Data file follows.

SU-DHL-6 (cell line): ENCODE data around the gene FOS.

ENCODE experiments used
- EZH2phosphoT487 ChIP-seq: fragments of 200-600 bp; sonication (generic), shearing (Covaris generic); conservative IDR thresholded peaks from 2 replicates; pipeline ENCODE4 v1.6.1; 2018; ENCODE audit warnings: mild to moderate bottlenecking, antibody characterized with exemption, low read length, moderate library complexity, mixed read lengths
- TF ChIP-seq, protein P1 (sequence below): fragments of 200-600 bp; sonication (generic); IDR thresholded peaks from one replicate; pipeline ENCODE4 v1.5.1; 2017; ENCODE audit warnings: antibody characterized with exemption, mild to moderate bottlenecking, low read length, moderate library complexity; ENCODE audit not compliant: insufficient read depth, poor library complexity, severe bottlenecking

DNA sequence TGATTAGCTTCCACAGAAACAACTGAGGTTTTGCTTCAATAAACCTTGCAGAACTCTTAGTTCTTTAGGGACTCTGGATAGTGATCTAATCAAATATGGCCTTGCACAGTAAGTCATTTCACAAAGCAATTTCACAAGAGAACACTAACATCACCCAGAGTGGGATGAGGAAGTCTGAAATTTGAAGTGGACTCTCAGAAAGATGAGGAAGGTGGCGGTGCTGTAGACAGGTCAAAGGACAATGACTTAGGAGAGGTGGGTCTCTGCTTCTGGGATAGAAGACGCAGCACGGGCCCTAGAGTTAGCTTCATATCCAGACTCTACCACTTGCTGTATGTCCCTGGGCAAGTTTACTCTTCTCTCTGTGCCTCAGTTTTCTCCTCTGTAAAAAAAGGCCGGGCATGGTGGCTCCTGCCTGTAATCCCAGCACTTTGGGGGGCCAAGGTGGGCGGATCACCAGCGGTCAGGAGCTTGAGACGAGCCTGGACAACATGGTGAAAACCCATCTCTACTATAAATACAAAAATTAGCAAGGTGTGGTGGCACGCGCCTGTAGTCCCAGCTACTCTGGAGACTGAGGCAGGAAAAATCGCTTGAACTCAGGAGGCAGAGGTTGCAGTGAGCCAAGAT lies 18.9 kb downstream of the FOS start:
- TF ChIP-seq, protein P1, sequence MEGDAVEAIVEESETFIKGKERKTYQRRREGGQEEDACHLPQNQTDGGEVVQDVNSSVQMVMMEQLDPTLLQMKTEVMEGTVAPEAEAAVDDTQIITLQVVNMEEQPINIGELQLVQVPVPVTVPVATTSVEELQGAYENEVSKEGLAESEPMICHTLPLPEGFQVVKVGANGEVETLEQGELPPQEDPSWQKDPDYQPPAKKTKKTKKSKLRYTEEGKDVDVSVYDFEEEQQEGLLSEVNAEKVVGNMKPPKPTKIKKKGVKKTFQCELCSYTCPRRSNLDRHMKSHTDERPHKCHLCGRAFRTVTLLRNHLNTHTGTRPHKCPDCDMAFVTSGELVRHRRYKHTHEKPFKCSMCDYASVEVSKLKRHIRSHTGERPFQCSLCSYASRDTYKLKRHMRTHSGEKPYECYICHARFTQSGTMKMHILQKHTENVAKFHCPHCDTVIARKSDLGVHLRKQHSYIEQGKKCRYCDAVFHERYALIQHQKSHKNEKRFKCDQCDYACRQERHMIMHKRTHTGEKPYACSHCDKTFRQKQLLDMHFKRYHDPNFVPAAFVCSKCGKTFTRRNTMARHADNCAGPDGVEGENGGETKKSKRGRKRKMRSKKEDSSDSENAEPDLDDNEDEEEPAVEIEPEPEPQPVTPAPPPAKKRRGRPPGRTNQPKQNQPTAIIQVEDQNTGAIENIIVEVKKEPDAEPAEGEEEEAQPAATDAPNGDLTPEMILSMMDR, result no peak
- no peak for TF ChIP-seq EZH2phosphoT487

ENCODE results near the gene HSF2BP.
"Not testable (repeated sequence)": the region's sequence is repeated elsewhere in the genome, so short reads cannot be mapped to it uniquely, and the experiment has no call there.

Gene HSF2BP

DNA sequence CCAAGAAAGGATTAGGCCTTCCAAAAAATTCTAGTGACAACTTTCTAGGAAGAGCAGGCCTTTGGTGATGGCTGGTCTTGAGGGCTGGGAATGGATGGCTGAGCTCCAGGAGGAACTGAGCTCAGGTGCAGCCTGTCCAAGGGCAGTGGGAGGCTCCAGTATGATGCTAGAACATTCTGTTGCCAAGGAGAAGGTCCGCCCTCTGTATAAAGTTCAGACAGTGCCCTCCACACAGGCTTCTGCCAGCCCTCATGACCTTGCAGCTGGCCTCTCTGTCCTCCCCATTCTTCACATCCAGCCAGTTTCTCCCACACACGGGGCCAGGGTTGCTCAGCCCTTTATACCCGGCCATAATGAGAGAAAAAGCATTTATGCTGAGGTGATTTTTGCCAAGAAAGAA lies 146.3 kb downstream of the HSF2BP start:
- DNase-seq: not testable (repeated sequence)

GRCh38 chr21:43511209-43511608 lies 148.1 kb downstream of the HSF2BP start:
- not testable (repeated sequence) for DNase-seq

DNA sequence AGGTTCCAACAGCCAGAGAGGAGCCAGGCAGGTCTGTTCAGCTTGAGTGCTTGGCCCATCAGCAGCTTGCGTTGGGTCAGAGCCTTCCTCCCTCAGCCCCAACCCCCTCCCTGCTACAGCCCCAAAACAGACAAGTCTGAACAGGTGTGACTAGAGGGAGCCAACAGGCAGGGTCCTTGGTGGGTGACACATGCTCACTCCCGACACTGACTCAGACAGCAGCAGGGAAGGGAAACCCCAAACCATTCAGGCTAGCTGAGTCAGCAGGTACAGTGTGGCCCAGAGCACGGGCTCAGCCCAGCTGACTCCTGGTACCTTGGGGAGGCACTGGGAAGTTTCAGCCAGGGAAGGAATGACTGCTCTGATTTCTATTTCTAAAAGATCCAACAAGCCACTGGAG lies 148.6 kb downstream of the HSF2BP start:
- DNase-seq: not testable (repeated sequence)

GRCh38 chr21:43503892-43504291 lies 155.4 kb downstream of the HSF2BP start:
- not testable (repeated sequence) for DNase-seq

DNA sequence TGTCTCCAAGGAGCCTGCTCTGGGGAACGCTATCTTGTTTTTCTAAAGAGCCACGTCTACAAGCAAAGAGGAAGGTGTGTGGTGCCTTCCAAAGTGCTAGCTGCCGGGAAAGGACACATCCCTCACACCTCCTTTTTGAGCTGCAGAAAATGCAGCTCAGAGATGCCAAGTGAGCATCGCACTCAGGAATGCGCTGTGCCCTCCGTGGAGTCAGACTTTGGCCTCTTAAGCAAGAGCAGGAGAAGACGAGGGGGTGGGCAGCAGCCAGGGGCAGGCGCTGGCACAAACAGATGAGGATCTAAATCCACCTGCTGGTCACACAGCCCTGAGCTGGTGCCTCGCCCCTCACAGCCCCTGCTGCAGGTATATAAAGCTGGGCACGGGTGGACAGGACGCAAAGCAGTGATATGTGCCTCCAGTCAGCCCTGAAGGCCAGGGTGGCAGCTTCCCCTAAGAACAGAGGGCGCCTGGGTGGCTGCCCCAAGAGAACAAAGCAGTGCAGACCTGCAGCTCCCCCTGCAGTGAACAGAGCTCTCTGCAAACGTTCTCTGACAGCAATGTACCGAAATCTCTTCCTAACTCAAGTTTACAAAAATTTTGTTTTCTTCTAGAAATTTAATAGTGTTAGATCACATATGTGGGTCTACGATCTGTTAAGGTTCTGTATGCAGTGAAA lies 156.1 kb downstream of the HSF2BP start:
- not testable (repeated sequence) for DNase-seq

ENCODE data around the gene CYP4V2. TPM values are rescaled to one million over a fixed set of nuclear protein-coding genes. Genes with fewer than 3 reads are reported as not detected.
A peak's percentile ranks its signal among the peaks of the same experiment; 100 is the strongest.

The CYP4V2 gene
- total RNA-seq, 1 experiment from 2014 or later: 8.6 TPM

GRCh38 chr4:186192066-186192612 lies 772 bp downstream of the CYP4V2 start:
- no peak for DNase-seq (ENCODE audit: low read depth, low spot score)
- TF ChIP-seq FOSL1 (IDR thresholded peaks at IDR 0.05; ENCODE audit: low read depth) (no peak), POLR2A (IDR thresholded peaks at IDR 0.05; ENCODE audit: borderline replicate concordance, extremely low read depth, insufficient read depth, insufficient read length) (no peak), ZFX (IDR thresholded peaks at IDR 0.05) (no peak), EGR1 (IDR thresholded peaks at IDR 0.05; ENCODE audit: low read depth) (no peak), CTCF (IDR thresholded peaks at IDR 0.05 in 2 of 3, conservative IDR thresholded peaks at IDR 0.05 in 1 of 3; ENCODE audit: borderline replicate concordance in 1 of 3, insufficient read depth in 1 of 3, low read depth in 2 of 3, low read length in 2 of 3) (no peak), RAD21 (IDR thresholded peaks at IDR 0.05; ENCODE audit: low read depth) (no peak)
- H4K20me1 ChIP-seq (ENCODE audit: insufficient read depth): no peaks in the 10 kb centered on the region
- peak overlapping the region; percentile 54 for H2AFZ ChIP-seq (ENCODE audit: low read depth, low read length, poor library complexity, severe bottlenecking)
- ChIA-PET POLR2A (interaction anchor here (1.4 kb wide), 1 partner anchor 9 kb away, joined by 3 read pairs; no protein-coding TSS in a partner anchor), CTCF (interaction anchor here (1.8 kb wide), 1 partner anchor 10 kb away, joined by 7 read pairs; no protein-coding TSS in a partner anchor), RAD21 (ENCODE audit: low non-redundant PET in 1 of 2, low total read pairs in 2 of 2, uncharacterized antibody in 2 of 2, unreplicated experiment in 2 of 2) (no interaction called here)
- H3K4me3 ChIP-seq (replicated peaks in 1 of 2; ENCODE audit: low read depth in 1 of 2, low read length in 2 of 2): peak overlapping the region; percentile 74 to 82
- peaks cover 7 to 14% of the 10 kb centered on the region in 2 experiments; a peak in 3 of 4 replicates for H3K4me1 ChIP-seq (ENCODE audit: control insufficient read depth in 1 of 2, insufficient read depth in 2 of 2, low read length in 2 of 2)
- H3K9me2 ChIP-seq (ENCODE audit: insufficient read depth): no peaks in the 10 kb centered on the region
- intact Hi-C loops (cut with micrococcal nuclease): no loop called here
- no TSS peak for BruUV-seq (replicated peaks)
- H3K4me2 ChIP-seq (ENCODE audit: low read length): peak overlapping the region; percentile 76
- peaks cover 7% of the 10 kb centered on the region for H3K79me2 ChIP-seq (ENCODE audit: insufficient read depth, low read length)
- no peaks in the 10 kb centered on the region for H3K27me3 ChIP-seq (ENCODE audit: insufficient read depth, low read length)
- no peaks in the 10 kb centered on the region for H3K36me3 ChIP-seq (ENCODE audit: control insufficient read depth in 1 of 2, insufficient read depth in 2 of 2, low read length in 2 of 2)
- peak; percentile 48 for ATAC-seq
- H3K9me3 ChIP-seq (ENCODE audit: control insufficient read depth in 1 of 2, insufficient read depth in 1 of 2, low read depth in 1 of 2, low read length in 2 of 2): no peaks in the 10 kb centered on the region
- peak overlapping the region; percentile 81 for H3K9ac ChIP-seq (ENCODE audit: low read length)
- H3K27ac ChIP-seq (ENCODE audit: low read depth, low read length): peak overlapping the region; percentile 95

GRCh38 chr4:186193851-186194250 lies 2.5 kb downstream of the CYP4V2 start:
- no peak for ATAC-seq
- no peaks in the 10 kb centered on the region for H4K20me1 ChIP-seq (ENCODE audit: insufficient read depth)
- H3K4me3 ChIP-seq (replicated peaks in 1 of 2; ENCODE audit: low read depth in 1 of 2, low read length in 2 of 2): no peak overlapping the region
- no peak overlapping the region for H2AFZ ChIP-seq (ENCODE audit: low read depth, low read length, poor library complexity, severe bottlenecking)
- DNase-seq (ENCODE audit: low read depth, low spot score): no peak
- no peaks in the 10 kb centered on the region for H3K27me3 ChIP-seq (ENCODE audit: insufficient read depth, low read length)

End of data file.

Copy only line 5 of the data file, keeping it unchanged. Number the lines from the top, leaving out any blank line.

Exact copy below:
DNA sequence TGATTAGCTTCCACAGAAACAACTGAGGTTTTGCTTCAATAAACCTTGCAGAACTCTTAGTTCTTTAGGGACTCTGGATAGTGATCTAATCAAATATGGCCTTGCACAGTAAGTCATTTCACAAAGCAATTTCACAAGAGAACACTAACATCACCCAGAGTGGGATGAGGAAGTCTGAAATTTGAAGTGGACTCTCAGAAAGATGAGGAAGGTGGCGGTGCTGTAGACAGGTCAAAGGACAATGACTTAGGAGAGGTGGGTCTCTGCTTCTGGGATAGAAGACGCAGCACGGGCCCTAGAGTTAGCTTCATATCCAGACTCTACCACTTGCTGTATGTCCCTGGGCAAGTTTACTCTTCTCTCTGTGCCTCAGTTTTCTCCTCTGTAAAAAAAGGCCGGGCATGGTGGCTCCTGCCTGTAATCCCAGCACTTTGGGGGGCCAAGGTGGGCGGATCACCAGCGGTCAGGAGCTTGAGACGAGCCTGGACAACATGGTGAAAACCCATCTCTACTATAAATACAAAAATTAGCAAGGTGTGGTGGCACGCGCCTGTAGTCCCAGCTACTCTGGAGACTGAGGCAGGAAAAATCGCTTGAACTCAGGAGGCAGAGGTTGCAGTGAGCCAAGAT lies 18.9 kb downstream of the FOS start: